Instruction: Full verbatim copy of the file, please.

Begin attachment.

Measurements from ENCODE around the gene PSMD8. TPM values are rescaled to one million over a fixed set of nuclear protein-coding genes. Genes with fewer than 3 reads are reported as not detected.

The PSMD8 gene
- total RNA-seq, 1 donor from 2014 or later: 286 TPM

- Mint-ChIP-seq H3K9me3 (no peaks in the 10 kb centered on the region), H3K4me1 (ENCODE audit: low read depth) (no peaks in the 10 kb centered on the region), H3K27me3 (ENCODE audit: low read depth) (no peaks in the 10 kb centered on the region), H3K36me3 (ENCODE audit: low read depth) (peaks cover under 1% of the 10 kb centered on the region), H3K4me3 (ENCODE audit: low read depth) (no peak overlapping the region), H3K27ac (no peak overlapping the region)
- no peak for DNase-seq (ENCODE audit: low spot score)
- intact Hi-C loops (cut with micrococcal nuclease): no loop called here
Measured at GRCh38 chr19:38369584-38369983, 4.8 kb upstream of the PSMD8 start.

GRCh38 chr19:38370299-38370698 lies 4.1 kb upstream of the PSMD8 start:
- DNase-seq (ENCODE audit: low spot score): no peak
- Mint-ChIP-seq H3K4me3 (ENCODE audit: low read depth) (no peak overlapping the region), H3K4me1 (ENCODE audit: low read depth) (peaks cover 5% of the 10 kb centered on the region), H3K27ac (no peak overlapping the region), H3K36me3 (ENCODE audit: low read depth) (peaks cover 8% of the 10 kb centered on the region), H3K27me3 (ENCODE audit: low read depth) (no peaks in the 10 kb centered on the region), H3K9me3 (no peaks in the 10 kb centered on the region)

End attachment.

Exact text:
Measurements from ENCODE around the gene PSMD8. TPM values are rescaled to one million over a fixed set of nuclear protein-coding genes. Genes with fewer than 3 reads are reported as not detected.

The PSMD8 gene
- total RNA-seq, 1 donor from 2014 or later: 286 TPM

- Mint-ChIP-seq H3K9me3 (no peaks in the 10 kb centered on the region), H3K4me1 (ENCODE audit: low read depth) (no peaks in the 10 kb centered on the region), H3K27me3 (ENCODE audit: low read depth) (no peaks in the 10 kb centered on the region), H3K36me3 (ENCODE audit: low read depth) (peaks cover under 1% of the 10 kb centered on the region), H3K4me3 (ENCODE audit: low read depth) (no peak overlapping the region), H3K27ac (no peak overlapping the region)
- no peak for DNase-seq (ENCODE audit: low spot score)
- intact Hi-C loops (cut with micrococcal nuclease): no loop called here
Measured at GRCh38 chr19:38369584-38369983, 4.8 kb upstream of the PSMD8 start.

GRCh38 chr19:38370299-38370698 lies 4.1 kb upstream of the PSMD8 start:
- DNase-seq (ENCODE audit: low spot score): no peak
- Mint-ChIP-seq H3K4me3 (ENCODE audit: low read depth) (no peak overlapping the region), H3K4me1 (ENCODE audit: low read depth) (peaks cover 5% of the 10 kb centered on the region), H3K27ac (no peak overlapping the region), H3K36me3 (ENCODE audit: low read depth) (peaks cover 8% of the 10 kb centered on the region), H3K27me3 (ENCODE audit: low read depth) (no peaks in the 10 kb centered on the region), H3K9me3 (no peaks in the 10 kb centered on the region)